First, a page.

The Daisies won the league championship with a 67-42 record, beating the South Bend Blue Sox by three games. Unfortunately, though, the Blue Sox won the playoffs over Fort Wayne. This season also saw a change in fortune for Brumfield. Though playing in 88 games, the second-most of her career, Dolly’s offensive productivity fell off dramatically. Her batting average dropped to .218. She drew a lot of walks, so she still contributed to Fort Wayne’s success, but she did not perform to the level she had previously established. Brumfield missed out on the playoffs after suffering a broken ankle, colliding with a catcher’s shin guard on a play at the plate.
Throughout much of her career, Brumfield had been a utility player, playing many games at almost all positions. The only positions she never played were catcher and pitcher, even though pitcher was the position for which she had tried out years earlier.
Brumfield’s last season in the AAGPBL was 1953, the next to last year of the league’s existence. She went out with a bang. Fort Wayne again won the league championship under new manager Bill Allington (whom she describes as the smartest baseball man she ever played for), sporting a 66-39 record to finish 4.5 games ahead of the Grand Rapids Chicks. Unfortunately, the previous year’s playoff loss was repeated. Brumfield only played in 66 games, mostly at first base (this was one of the few years she had a fixed position). However, she regained her earlier form. She raised her batting average 114 points (to .332, second in the league), her slugging percentage jumped 170 points (to .450), her on-base percentage rose 134 points (to .462) and, therefore, her OPS soared 304 points (to .912). She hit two home runs to run her career total to four. This, her seventh year in the league, was the first in which she was legally considered an adult, turning 21 in May.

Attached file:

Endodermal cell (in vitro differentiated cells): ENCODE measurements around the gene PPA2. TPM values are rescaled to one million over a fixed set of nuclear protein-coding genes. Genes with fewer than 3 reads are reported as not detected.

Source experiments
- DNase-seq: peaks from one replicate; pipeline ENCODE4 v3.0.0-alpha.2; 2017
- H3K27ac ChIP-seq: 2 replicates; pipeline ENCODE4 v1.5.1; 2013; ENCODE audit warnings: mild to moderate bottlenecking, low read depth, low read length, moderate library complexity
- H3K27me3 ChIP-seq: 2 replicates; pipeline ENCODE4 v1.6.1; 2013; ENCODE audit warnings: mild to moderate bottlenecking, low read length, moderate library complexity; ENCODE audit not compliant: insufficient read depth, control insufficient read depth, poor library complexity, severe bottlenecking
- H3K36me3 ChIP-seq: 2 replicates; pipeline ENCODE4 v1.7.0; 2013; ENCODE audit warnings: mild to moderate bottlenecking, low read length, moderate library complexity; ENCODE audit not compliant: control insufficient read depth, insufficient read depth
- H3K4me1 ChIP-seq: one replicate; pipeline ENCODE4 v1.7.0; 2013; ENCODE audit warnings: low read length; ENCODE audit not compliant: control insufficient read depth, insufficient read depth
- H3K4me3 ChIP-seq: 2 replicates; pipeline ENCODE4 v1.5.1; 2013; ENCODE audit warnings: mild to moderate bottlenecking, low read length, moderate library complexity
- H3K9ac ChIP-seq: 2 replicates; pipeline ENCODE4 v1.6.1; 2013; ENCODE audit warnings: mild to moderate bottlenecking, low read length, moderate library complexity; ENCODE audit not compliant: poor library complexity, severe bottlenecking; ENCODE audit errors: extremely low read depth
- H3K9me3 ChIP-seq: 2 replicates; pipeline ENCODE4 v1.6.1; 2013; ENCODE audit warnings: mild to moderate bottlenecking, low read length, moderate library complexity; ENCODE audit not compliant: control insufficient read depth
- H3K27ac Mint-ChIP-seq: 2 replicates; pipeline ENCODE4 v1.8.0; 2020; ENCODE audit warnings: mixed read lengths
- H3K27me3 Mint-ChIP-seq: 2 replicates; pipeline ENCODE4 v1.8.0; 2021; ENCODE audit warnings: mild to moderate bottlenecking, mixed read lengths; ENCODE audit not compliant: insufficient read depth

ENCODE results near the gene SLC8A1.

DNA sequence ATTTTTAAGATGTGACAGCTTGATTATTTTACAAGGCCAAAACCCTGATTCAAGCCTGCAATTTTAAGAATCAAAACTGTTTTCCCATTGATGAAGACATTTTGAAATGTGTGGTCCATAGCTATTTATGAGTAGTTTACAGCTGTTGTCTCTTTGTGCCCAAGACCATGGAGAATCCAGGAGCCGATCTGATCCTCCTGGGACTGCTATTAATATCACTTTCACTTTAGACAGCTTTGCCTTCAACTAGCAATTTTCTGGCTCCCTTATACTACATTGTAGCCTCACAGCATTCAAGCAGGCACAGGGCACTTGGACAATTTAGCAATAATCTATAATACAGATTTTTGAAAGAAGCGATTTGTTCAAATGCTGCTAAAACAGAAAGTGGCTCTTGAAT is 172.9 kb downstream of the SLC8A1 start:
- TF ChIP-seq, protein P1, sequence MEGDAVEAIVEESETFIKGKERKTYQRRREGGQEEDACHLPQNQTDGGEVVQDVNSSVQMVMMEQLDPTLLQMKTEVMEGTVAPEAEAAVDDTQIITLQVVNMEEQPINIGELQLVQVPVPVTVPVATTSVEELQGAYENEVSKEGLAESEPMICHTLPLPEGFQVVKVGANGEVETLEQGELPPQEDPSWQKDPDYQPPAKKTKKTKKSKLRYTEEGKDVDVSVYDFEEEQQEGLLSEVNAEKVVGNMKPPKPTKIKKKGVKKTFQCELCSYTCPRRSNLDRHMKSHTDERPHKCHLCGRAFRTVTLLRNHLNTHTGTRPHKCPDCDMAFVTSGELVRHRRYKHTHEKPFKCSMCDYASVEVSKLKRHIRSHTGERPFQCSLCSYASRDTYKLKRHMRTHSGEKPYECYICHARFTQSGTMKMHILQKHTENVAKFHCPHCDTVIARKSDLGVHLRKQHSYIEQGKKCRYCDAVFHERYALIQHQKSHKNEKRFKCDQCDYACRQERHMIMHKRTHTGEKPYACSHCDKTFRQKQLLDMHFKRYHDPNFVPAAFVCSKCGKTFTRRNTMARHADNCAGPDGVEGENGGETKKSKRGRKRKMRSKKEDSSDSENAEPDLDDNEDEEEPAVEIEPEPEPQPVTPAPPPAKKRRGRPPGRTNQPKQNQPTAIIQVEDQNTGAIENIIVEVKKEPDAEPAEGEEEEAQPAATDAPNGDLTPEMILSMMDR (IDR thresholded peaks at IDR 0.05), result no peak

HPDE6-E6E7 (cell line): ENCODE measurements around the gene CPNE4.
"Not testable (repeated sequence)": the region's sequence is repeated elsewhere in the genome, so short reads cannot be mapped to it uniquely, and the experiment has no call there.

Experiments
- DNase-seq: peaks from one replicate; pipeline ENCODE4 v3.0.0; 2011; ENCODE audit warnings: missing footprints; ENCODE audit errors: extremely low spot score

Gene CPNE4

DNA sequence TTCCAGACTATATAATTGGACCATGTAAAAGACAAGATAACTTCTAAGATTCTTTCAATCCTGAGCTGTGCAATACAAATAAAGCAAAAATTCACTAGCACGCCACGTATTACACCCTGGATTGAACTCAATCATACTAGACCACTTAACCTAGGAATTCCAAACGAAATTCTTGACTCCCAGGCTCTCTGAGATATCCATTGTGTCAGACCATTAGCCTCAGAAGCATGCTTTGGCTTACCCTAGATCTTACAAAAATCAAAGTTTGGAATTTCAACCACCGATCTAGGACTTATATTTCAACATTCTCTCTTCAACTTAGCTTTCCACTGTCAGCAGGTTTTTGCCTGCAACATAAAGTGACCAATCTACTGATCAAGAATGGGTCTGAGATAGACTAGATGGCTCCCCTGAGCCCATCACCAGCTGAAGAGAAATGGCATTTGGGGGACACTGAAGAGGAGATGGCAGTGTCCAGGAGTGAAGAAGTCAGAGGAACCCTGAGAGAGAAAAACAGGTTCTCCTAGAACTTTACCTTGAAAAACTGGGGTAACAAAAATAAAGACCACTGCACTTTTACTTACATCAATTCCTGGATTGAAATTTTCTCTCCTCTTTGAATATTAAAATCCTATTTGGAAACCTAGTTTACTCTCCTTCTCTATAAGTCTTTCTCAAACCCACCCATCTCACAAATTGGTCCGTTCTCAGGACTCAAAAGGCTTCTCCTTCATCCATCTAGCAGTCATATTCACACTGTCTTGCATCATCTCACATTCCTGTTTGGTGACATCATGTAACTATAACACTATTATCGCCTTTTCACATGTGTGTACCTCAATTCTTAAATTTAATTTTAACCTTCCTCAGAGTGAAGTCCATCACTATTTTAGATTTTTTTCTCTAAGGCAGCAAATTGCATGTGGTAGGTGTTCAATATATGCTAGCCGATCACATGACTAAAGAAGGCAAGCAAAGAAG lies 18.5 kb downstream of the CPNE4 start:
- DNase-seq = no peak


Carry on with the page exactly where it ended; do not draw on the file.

Brumfield had been attending college during the offseason and graduated from Alabama College for Women (now the University of Montevallo) in 1954 with a degree in Health, Physical Education and Recreation. She decided it was time to put her playing career behind her. She found a job as a physical education instructor in Shaw, Mississippi, teaching at both the junior high school and high school. To fill out her teaching schedule she also taught one year of penmanship and one year of junior high mathematics. One new program she introduced in the Shaw schools was dancing, with instruction in both square dancing and ballroom dancing. She also served as the parks and recreation director in town. She ran the swimming program and the playground programs.
Brumfield had one more chance at professional baseball. In 1955, she was offered the chance to play on a women’s team that would tour the nation barnstorming against men’s teams. The team did exist for a couple of years but she turned down the offer, saying she wanted to move on with her teaching career.
After working in Shaw for two years, Brumfield spent seven years teaching at Copiah-Lincoln Community College in Mississippi. She then attended the University of Southern Mississippi, receiving her master’s degree (1959) and doctorate (1969) in physical education.
After leaving Copiah-Lincoln, Brumfield took a position in the Department of Health, Physical Education and Recreation at Henderson State University in Arkadelphia, Arkansas, starting there in 1963. Her duties were varied. She taught standard physical education and recreation classes. She coached swimming from 1963-1982, helping to develop what is now one of the premier swimming programs in the state. She taught classes in square dancing. In that regard she also contributed to the community, starting the Arkie Stars Square Dancing Club, which is still active today. She served as director of the Reddie Ripples synchronized swimming club, and coordinated the recreation degree program.